authentic context for true Buddhist thought in The Wat Plays. The fact that
for the younger generation the wat has turned into a new kind of place that is
not always used for sacred worship seems to worry him. Instead of seeing what
the students have written, he reprimands them for what they did not write. I
leap to the microphone to defend my writers, explaining the idea that this is a
Works-In-Progress Festival.

On the second day of the festival, the playwrights onstage are more self-possessed
during the discussion and many of them take the microphone to answer
questions and make comments about their plays. When one audience
member asks a female teacher/student why she chose the sad ending for her
powerful play about a brutal rape, she defends her decision, explaining the reality
of such events. Another audience member recognizes that the play about
the car accident is honest in its final violent image: a man shooting a gun into
the air. A Western audience member asks about the use of “ghosts” in some
of the plays and a playwright explains how offerings to dead ancestors bring
luck to the living. There is less lecturing by the male RUFA teachers in the

The six-week course and Festival confirm my suspicion from 2001, when I
taught two brief master classes at RUFA: some of the young Khmer artists are
born playwrights.

The clear spirit of fun, play, inquiry and an innate sense of the dramatic are
present at RUFA. The variety of artistic disciplines and ages in the near 30-
person class makes the experience extremely unique. The students’ hunger to
get involved is palpable and, even when I give simple quizzes on the Khmer
reading material I have photocopied for them, the students seem punchy with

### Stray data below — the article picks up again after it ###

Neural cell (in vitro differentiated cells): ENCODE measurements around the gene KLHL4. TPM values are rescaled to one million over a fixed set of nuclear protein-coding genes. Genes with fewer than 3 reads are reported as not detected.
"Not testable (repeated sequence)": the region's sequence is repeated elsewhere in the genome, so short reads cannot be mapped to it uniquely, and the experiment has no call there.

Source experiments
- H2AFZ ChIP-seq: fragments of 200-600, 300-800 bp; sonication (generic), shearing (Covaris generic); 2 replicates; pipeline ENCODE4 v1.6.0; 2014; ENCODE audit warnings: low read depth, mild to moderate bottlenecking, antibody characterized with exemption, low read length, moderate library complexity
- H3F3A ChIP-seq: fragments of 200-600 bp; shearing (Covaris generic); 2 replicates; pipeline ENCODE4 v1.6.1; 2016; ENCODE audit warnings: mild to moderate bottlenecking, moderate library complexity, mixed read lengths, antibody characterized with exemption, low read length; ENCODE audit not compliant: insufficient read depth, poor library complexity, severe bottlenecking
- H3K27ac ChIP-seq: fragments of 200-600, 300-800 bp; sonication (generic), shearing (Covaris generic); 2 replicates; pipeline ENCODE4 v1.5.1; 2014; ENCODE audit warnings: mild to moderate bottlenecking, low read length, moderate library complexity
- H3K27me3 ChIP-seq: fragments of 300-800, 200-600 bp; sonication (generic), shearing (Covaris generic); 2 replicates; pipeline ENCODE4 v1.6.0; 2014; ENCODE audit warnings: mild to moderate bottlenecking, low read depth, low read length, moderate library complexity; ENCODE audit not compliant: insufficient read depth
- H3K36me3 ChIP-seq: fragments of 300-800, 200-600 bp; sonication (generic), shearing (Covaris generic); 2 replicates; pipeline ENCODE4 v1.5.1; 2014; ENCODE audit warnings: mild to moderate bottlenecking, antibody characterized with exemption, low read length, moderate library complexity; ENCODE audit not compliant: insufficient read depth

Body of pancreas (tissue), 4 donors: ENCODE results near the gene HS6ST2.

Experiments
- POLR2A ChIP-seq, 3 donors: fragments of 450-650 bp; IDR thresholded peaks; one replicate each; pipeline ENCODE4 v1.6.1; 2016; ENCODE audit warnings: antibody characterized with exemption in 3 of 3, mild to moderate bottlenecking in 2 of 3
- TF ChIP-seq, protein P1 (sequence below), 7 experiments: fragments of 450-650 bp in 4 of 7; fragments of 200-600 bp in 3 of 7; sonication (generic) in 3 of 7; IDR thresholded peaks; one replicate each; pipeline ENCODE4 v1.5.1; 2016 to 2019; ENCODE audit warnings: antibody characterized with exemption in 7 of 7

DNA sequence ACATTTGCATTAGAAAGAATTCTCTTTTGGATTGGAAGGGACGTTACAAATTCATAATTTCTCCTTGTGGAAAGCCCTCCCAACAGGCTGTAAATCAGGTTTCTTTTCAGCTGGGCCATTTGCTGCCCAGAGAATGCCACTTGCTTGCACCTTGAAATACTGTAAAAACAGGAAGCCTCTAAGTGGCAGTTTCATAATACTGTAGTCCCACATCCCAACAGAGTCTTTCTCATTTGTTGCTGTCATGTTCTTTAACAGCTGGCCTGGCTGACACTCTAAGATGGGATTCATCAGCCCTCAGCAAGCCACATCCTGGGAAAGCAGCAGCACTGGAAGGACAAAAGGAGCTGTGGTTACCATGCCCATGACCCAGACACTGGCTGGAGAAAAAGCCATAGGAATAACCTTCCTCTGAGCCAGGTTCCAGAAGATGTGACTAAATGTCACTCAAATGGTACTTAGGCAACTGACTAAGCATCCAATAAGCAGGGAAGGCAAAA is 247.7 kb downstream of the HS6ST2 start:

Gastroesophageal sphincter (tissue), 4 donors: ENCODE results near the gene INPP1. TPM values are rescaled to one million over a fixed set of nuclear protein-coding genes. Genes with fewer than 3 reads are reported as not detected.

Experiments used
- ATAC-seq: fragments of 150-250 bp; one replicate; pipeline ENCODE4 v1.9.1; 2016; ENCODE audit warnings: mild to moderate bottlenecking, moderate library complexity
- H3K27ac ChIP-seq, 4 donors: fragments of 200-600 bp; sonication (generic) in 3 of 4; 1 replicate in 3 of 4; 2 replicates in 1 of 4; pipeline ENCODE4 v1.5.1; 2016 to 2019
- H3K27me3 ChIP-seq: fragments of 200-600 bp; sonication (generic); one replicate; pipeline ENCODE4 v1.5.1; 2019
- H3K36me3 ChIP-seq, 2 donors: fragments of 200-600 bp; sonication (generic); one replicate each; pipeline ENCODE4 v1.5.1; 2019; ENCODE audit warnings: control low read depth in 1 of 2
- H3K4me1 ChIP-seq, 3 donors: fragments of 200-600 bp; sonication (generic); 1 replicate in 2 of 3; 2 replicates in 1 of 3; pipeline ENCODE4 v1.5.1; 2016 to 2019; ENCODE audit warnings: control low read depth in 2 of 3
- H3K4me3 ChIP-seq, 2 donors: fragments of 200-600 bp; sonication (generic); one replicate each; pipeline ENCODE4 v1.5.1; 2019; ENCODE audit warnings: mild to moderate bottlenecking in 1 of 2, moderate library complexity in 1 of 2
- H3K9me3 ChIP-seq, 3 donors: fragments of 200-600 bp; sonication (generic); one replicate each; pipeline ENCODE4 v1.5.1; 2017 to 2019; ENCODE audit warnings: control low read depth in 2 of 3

excitement, as if this kind of rigor and follow-through are rare. The condensed
nature of the course provides needed momentum and, though the quality of
the plays varies, we are able to establish a cohesive forum for criticism and discussion.
The students’ ability to think outside of their specific traditional art
forms is new and sometimes difficult, but ultimately seems to be enlightening
for them. I see young students’ faces change as they gain the confidence one
gets from trying and succeeding at something brand new.

Frumberg, the director of AMRITA Performing Arts, tells me, “The biggest
impact of the playwriting course and the Festival was nurturing and encouraging
creativity in both thought and writing, and promoting dialogue
among art students and between students and teachers, both of which are
rather groundbreaking and crucial steps in our current development” (2004).
He says he was particularly excited by the number of women who attended
and the amount of talent I discovered in many of them.

The power of playwriting as it is forged in a new way, in a new place, with
new stories that need to be told, is exciting. A breakfast meeting reveals that if
my class is to continue in the curriculum, I will have to find a way to pay the
teacher’s salary. No existing teacher at RUFA will have the energy to continue
my class on his or her salary of U.S.$24 a month.

As Bun Rith says good-bye at the end of the second day of the Festival, he